Spending by Senate winners increased
By Johnny Brannon
Advertiser Staff Writer
By Johnny Brannon
Campaign spending by winning state Senate candidates increased by an average of more than $5,000 during the latest election cycle, and some of the biggest spenders were incumbents who ran unopposed.
The 13 winners spent more than $1 million in total, or an average of more than $78,000 each, during the four-year period that ended with last month's election, state records show.
Winners spent an average of $73,000 before the 2004 election, but campaigns have been much more expensive in some earlier years.
Senate winners spent an average of more than $96,000 on races that were decided in 1998, when competition was more intense, for example.
The top spender in the latest election was incumbent Sen. Carol Fukunaga, D-11th (Makiki, Pawa'a), who spent more than $180,000 on her campaign over four years — more than twice the average — and won nearly 70 percent of the vote.
Some of Fukunaga's biggest expenditures were for campaign mailings and catering for fundraising events, according to reports filed with the state Campaign Spending Commission.
Fukunaga said that some of her campaign funds went to legislative business, such as refreshments at community meetings or equipment for functions.
She suspects that her mailing costs are also higher than other candidates because her district has the largest number of condominium buildings, which prohibits door-to-door campaigning.
"Almost all of my communication is by direct mail," Fukunaga said. "Probably I have much higher postage and mailing expenditures."
Because postage costs have increased, Fukunaga said that her legislative allowance would not cover the costs to mail her newsletters, so she generally uses campaign funds to mail out those periodic updates.
The lowest spender was unopposed incumbent Sen. Sam Slom, R-8th (Kahala, Hawai'i Kai), who spent less than $14,000 .
Slom said he was surprised that no one challenged him, but that he only accepts campaign contributions during the months immediately before an election, after candidates have filed their candidacy papers.
"I don't like to spend a lot of money on political things, and I certainly don't like to ask people for money," said Slom, who has represented one of O'ahu's most conservative and Republican-leaning districts for a decade.
He said he prefers to interact with constituents at community meetings or when he bumps into them at the supermarket.
"I'm not denigrating the fact that it does cost money to run for office, but I don't think it should cost as much," Slom said.
Three of the top six spenders were unopposed incumbents: Fukunaga; Sen. Brian Taniguchi, D-10th (Manoa, McCully); and Sen. Norman Sakamoto, D-15th (Waimalu, Moanalua, Salt Lake). Another incumbent, Sen. Shan Tsutsui, D-4th (Kahului), faced an opponent only in the primary election.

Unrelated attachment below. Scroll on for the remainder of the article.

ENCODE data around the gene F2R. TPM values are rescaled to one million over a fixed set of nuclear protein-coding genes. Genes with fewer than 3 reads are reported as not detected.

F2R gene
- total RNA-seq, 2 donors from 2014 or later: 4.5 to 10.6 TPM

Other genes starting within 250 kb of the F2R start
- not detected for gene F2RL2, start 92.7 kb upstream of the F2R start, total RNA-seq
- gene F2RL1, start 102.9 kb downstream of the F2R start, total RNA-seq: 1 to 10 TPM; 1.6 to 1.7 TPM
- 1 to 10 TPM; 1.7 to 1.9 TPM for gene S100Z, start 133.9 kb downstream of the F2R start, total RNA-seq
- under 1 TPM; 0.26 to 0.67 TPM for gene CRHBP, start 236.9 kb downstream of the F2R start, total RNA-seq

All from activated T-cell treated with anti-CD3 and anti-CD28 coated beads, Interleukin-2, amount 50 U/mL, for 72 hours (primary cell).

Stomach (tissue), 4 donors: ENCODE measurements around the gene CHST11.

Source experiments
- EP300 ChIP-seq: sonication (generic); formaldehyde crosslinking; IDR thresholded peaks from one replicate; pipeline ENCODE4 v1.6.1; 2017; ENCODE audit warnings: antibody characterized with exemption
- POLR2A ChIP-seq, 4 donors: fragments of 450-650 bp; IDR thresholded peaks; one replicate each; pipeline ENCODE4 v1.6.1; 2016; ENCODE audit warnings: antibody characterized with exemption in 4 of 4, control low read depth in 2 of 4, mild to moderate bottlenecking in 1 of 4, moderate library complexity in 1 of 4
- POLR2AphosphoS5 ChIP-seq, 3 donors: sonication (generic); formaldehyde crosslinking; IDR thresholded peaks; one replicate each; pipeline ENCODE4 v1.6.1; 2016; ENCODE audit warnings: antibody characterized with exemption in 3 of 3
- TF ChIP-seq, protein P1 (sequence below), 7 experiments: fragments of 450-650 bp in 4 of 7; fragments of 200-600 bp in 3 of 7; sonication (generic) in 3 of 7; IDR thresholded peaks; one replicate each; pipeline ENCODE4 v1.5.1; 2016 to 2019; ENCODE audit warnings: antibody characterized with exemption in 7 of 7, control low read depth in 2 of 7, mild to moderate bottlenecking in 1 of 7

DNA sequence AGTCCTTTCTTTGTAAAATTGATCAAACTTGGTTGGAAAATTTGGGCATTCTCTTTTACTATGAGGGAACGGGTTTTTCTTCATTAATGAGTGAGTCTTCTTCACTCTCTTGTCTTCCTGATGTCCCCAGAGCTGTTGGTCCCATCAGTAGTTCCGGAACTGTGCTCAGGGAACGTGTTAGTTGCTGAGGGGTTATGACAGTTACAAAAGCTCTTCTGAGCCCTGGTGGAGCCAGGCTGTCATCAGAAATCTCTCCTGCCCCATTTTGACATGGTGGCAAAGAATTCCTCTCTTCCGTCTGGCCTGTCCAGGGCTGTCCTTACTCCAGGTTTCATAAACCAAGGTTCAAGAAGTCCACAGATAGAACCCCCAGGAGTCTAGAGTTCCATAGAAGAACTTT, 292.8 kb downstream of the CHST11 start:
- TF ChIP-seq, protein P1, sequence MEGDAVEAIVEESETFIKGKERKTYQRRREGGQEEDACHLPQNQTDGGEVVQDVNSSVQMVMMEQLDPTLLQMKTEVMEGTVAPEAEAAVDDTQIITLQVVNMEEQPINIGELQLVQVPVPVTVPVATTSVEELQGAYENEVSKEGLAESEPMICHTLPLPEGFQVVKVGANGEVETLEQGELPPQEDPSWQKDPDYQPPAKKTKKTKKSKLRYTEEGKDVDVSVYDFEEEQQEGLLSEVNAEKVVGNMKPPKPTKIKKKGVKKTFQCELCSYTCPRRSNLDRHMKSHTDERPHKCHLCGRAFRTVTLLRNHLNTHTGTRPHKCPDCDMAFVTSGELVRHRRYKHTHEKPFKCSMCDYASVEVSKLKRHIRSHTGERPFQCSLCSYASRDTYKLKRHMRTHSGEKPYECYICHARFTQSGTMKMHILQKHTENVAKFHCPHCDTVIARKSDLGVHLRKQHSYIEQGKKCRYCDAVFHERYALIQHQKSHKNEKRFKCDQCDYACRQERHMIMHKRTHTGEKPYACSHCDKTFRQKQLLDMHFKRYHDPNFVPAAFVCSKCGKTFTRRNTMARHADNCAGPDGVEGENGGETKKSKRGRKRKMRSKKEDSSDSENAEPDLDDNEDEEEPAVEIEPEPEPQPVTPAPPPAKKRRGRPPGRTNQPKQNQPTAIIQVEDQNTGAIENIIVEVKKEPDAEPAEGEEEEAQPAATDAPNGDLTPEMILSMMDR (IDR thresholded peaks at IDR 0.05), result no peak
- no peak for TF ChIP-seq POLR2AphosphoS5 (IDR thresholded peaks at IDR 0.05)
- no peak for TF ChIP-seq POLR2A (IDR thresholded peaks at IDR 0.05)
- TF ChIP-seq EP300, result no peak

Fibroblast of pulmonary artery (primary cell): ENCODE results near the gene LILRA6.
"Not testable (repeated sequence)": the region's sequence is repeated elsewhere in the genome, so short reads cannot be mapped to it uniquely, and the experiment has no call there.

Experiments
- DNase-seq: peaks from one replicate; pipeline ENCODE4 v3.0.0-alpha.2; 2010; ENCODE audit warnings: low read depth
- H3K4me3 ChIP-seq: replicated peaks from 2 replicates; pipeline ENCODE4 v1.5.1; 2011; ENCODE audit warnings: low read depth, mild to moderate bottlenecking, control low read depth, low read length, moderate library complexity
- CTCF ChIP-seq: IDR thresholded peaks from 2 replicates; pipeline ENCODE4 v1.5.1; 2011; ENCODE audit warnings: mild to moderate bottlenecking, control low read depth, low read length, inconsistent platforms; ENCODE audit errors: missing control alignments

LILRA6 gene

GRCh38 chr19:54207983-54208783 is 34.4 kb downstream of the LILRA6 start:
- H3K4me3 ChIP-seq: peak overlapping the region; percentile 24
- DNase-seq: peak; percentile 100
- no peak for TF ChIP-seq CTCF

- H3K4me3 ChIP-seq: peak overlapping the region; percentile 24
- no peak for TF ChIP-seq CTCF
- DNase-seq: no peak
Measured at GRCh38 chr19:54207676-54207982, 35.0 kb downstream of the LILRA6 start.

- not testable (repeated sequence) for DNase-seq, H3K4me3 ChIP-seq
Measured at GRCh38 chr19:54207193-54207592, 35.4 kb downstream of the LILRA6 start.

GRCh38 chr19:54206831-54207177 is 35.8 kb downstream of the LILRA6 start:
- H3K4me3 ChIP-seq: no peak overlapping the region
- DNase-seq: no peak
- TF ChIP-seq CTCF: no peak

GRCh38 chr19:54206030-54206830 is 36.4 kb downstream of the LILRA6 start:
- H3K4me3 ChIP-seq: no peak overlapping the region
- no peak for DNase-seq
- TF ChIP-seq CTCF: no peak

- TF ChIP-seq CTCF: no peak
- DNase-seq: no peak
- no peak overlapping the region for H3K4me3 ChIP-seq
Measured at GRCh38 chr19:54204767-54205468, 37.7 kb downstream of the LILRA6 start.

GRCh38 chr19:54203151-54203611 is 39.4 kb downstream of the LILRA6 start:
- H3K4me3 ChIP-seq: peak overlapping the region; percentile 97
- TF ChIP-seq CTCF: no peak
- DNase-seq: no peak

Incumbents typically raise and spend the most, as their campaigns tend to attract money and remain active during their entire four-year terms, said Honolulu campaign consultant Don Clegg.
"It's anticipated that incumbents are going to stay there, and people who support them want to be looked upon favorably," he said.
It's easier to build up a campaign account by raising money in small amounts during non-election years than to seek big donations later, Clegg said.
"During the last months before an election, everybody is having fundraisers, so there's a lot of competition," he said. "In the 'off' years, you're only competing with charities to raise money."
Incumbents never really know how much opposition they will face until the candidacy filing deadline passes a few months before the election, so it's best to be prepared for a challenge, he said.
Some candidates like to have lots of money on hand to intimidate potential rivals from jumping into a race, Clegg said.
"That's certainly a motivating factor in going out and getting money early," he said.
Few of this year's Senate races generated much excitement, but the cost of campaign mailers, yard signs, giveaway trinkets and other expenses can be substantial even in lukewarm contests, Clegg said.
"If you want to keep in touch with your constituents, of course it costs money," he said.
Conducting polls for various races has made it clear that many voters don't agree ideologically with the candidates they elect, and don't follow their actions closely once they're in office, Clegg said.
But they often support those same candidates because they recognize them, received mailings or giveaway items from them, or saw their campaign signs in their neighborhood.
"A lot of campaign funding is spent to get name recognition," Clegg said.
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